.NET 2.0: Addendum to Notes on Foundation Part 1

Addendum to .NET 2.0: Notes on Foundation Part 1

Value Types – Built-in, User-defined, and Enumerations

Built-in value types in .NET are sbyte, byte, short, int, uint, long, float, double, decimal, char, bool, and date.  For performance, use int and double by default.  When using a nullable value type, you can use the HasValue method to determine if the variable has been set or not.  To get the value, use the Value method.

User-defined value types are types declared as struct.

struct MyStruct
{
  ...
}

They are almost identical to classes except that they are stored on stack and contain their data directly.  Use struct only if it represents a single value, less than 16 bytes, will not be changed after creation, and will not be cast to a reference type.

Enumerations are declared using enum.

enum MyEnum : int { Raw, MediumRare, MediumWell, WellDone };

They are used to assign names to values to improve readability and their names are displayed by default unless you type cast them.

 

Operator

Operator is new in .NET 2.0.  It allows a user-defined type to overload most of the operators provided by the language.  The example below overloads the + binary operator.

public static MyStruct operator +(MyStruct arg1, int arg2)
{
  arg1.Value += arg2;
  return arg1;
}

 

Reference Types

Reference types store the address of their data on the stack.  They are like pointers, if you’re coming from a C or C++ background.  The actual data is stored in the heap.  Since the heap is managed by the garbage collector, which recovers memory periodically, there is no need to dispose of the memory.  To trigger a garbage collection, you can call GC.Collect().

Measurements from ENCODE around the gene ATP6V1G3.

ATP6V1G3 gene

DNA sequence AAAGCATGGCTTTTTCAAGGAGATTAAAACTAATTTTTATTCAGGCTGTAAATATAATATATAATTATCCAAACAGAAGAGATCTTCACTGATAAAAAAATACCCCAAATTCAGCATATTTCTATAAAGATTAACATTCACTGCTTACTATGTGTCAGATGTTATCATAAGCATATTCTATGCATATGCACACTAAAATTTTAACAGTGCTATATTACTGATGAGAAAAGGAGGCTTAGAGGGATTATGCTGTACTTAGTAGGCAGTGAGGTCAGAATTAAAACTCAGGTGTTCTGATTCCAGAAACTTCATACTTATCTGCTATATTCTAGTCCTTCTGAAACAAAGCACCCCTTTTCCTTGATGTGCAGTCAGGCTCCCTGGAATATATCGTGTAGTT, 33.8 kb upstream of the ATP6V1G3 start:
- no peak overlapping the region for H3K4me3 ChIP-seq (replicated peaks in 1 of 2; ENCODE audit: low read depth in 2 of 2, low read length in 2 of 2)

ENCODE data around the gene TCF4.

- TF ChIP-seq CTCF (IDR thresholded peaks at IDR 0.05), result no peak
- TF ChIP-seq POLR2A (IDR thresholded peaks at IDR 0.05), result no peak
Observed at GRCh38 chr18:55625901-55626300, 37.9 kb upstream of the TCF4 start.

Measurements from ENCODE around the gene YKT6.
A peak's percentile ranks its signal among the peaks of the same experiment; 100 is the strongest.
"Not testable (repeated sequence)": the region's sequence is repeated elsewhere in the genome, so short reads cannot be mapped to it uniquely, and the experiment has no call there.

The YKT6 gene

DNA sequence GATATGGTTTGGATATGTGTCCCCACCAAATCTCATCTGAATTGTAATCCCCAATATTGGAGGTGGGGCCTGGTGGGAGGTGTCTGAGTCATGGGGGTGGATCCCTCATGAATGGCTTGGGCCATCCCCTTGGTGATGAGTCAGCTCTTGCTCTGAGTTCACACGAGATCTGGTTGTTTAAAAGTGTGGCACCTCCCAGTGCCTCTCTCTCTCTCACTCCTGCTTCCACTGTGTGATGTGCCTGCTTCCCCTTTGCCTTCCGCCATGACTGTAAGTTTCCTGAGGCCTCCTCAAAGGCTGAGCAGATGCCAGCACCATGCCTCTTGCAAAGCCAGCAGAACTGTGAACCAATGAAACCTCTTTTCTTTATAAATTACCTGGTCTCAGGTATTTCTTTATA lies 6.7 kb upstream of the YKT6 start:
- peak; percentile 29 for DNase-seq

The following are the most common reference types:

  • System.Object – from which all types are derived; where ToString(), GetType(), and Equals() come from
  • System.String – behaves like a value type because it overrides the +, ==, !=, and = operators
  • System.Text.StringBuilder
  • System.Array – base class for all arrays
  • System.IO.Stream – abstract base class for buffering file, device, and network I/O
  • System.Exception

Classes

A class can inherit from one base class and can implement any number of interface classes.  In C#, you use the : (colon) symbol to indicate either an inheritance or an interface implementation, which is why it’s good practice to prefix an interface class with I as in IMyInterface.

Commonly used interfaces:

  • IComparable – for sorting
  • IDisposable – for  manually disposing objects that consume/lock resources such as databases
  • IConvertible – for converting to a base type
  • ICloneable – for copying object
  • IEquatable – for comparing instances with == operator
  • IFormattable – for formatting string

Classes can also be declared as partial, allowing a class definition to be split across multiple files.

Generic classes allows one to specify the type for its generic types.  It reduces run-time errors and improves performance.

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